Future health care costs are becoming an even more important part of retirement planning.
Nearly three-quarters of Americans believe that medical expenses are extremely or very important when it comes to planning for retirement, according to the 2012 Health Confidence Survey, sponsored by the Employee Benefit Research Institute and Mathew Greenwald and Associates.
The percentage of individuals reporting that medical expenses were extremely important in retirement planning jumped from 27 percent in 2003 to 45 percent last year.
A recent EBRI analysis found that a 65-year-old couple, both with median drug expenses, would need $163,000 in 2012 to have a 50 percent chance of having enough money to cover health care expenses in retirement, not including long-term care. They would need $227,000 to have a 75 percent chance of covering those expenses and $283,000 to have a 90 percent chance of doing so.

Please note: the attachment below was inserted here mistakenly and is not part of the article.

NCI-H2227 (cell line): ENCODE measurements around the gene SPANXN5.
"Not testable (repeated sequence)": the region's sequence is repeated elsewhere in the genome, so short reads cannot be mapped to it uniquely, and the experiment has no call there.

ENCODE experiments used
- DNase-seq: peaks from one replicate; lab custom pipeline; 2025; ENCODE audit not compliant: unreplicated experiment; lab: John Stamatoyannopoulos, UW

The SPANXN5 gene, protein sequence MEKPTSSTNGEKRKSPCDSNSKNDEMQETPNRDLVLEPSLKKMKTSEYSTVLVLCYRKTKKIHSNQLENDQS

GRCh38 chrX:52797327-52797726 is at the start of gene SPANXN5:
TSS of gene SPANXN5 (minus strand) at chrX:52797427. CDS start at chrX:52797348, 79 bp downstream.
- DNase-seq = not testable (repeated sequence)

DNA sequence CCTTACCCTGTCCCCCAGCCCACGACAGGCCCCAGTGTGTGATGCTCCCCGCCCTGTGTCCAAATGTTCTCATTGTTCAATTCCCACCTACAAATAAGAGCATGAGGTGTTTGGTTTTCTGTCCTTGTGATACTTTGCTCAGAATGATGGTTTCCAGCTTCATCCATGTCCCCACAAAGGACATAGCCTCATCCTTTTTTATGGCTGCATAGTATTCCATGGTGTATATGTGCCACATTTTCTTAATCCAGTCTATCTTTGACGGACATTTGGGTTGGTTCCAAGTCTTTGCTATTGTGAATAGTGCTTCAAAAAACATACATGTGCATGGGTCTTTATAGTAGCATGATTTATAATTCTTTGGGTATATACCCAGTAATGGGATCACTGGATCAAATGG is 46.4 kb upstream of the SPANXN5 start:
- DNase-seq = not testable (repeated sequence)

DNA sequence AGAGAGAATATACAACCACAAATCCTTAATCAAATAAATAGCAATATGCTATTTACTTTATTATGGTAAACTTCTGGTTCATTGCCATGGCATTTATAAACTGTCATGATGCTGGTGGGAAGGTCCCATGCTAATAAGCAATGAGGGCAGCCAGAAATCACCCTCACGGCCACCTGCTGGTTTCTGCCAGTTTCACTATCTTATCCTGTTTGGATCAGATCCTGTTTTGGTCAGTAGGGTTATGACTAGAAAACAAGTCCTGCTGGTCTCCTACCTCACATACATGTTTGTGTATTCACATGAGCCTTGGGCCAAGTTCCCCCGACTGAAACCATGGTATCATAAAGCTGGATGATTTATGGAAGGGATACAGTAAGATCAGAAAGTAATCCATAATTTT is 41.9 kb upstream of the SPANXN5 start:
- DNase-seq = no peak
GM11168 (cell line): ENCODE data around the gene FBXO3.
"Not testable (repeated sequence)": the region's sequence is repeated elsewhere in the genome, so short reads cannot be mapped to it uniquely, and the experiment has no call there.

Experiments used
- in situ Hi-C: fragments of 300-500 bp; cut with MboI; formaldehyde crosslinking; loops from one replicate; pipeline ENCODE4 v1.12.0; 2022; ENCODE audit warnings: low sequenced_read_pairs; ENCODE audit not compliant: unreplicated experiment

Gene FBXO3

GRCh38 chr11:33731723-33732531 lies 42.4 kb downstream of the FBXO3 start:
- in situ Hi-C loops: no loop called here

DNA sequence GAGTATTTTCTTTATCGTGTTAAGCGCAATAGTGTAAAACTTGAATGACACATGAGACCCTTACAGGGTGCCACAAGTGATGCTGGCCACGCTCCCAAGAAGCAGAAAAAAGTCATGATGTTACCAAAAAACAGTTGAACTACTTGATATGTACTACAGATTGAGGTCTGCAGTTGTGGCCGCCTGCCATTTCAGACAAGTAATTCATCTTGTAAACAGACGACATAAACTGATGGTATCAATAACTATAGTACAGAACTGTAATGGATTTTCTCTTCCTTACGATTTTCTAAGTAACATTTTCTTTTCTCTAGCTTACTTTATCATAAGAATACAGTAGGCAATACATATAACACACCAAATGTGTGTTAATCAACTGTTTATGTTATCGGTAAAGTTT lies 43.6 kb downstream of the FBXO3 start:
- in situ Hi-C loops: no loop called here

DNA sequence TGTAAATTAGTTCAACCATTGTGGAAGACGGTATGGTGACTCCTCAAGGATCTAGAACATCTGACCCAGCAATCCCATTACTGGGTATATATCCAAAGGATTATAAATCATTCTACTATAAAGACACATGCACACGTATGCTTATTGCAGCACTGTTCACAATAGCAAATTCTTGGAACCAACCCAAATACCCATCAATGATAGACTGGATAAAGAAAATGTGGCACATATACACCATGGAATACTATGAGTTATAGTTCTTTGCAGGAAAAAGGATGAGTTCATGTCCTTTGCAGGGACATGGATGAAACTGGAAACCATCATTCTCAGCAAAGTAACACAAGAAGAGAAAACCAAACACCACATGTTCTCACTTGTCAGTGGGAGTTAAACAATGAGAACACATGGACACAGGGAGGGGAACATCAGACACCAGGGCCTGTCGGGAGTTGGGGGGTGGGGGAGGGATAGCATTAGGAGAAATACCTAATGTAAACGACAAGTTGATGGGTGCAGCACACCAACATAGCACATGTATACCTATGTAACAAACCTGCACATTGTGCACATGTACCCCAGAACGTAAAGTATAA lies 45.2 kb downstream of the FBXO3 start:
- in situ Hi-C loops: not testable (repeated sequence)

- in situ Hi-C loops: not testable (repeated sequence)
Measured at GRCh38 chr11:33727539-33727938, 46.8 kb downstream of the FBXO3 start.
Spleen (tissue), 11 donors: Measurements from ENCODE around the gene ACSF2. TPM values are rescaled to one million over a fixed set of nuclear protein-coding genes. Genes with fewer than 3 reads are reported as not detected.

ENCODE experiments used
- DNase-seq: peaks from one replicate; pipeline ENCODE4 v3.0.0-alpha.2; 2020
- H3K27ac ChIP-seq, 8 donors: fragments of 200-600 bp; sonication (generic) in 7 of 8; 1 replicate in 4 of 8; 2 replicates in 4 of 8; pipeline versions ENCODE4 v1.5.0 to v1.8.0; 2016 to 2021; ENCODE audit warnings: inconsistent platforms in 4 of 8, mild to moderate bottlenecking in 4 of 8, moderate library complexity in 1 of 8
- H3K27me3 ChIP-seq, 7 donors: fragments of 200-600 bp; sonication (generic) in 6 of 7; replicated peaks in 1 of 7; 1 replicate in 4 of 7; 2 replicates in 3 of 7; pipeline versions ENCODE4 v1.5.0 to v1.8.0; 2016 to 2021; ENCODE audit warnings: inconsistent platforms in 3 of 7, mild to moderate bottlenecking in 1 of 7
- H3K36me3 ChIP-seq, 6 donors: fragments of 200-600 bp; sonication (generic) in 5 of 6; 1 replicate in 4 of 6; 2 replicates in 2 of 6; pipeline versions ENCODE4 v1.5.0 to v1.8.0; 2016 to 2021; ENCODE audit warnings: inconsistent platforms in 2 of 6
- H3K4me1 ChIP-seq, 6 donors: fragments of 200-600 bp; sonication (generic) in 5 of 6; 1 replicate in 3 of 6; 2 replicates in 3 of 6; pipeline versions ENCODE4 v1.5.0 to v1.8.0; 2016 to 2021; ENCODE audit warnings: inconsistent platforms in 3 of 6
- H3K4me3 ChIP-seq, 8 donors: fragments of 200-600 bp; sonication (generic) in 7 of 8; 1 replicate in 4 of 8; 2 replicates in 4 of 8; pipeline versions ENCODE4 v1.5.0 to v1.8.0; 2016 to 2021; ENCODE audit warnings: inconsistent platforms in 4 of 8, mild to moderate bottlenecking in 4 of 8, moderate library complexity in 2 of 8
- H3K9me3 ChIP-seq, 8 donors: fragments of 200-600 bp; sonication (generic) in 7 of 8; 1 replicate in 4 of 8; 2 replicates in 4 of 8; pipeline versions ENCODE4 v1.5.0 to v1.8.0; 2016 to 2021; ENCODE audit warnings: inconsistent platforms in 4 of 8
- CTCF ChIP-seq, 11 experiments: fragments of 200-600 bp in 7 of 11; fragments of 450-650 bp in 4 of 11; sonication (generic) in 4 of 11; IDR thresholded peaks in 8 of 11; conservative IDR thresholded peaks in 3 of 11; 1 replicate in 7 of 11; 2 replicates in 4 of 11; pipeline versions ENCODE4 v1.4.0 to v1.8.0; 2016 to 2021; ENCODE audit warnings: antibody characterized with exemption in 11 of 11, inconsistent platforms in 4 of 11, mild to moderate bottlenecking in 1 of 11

In 2003, 15 percent of workers said they would retire earlier than planned if they were guaranteed access to health insurance, but by 2012, that number had increased to 27 percent.
EBRI is a private, nonpartisan, nonprofit research institute based in Washington, D.C., that focuses on health, savings, retirement and economic security.